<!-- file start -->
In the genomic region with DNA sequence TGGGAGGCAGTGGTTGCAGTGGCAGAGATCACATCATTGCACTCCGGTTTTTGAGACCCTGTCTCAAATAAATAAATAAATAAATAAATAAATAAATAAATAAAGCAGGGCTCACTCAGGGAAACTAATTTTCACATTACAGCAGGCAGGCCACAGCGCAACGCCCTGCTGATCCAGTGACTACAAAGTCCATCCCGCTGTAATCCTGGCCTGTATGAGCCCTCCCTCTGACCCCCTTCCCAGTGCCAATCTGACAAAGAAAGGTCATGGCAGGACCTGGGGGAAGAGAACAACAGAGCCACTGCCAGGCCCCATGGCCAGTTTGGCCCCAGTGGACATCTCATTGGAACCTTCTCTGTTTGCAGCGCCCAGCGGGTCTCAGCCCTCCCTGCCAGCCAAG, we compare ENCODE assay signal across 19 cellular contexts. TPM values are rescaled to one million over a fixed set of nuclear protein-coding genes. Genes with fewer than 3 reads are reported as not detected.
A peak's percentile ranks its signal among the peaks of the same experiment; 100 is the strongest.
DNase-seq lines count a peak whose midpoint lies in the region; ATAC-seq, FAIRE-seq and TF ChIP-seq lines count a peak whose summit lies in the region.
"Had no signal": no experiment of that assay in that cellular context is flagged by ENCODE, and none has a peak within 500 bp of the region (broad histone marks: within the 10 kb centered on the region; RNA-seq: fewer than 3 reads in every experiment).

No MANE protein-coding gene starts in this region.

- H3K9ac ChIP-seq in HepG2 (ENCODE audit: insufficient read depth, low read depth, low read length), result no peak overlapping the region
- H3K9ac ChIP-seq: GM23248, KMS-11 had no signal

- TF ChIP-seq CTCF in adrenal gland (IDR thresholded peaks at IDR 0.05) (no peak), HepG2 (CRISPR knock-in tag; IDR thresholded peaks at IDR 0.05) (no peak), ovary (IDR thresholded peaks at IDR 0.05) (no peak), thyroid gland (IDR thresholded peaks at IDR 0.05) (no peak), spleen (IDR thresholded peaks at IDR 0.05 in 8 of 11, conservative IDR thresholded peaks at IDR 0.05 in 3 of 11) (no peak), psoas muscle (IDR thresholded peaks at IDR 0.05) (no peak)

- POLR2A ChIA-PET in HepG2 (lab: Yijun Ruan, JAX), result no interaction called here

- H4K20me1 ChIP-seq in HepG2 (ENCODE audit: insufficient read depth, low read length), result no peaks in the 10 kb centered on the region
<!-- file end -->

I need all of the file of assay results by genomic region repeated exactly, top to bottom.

In the genomic region with DNA sequence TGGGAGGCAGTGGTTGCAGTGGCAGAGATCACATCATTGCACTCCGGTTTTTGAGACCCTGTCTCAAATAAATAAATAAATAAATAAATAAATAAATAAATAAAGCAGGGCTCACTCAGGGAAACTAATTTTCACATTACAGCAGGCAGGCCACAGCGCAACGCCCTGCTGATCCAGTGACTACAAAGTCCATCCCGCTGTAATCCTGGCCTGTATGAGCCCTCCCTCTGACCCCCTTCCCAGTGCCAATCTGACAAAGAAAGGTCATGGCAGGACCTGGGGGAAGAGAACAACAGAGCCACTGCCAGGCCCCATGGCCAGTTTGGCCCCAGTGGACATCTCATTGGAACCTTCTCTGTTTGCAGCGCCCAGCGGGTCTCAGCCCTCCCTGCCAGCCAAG, we compare ENCODE assay signal across 19 cellular contexts. TPM values are rescaled to one million over a fixed set of nuclear protein-coding genes. Genes with fewer than 3 reads are reported as not detected.
A peak's percentile ranks its signal among the peaks of the same experiment; 100 is the strongest.
DNase-seq lines count a peak whose midpoint lies in the region; ATAC-seq, FAIRE-seq and TF ChIP-seq lines count a peak whose summit lies in the region.
"Had no signal": no experiment of that assay in that cellular context is flagged by ENCODE, and none has a peak within 500 bp of the region (broad histone marks: within the 10 kb centered on the region; RNA-seq: fewer than 3 reads in every experiment).

No MANE protein-coding gene starts in this region.

- H3K9ac ChIP-seq in HepG2 (ENCODE audit: insufficient read depth, low read depth, low read length), result no peak overlapping the region
- H3K9ac ChIP-seq: GM23248, KMS-11 had no signal

- TF ChIP-seq CTCF in adrenal gland (IDR thresholded peaks at IDR 0.05) (no peak), HepG2 (CRISPR knock-in tag; IDR thresholded peaks at IDR 0.05) (no peak), ovary (IDR thresholded peaks at IDR 0.05) (no peak), thyroid gland (IDR thresholded peaks at IDR 0.05) (no peak), spleen (IDR thresholded peaks at IDR 0.05 in 8 of 11, conservative IDR thresholded peaks at IDR 0.05 in 3 of 11) (no peak), psoas muscle (IDR thresholded peaks at IDR 0.05) (no peak)

- POLR2A ChIA-PET in HepG2 (lab: Yijun Ruan, JAX), result no interaction called here

- H4K20me1 ChIP-seq in HepG2 (ENCODE audit: insufficient read depth, low read length), result no peaks in the 10 kb centered on the region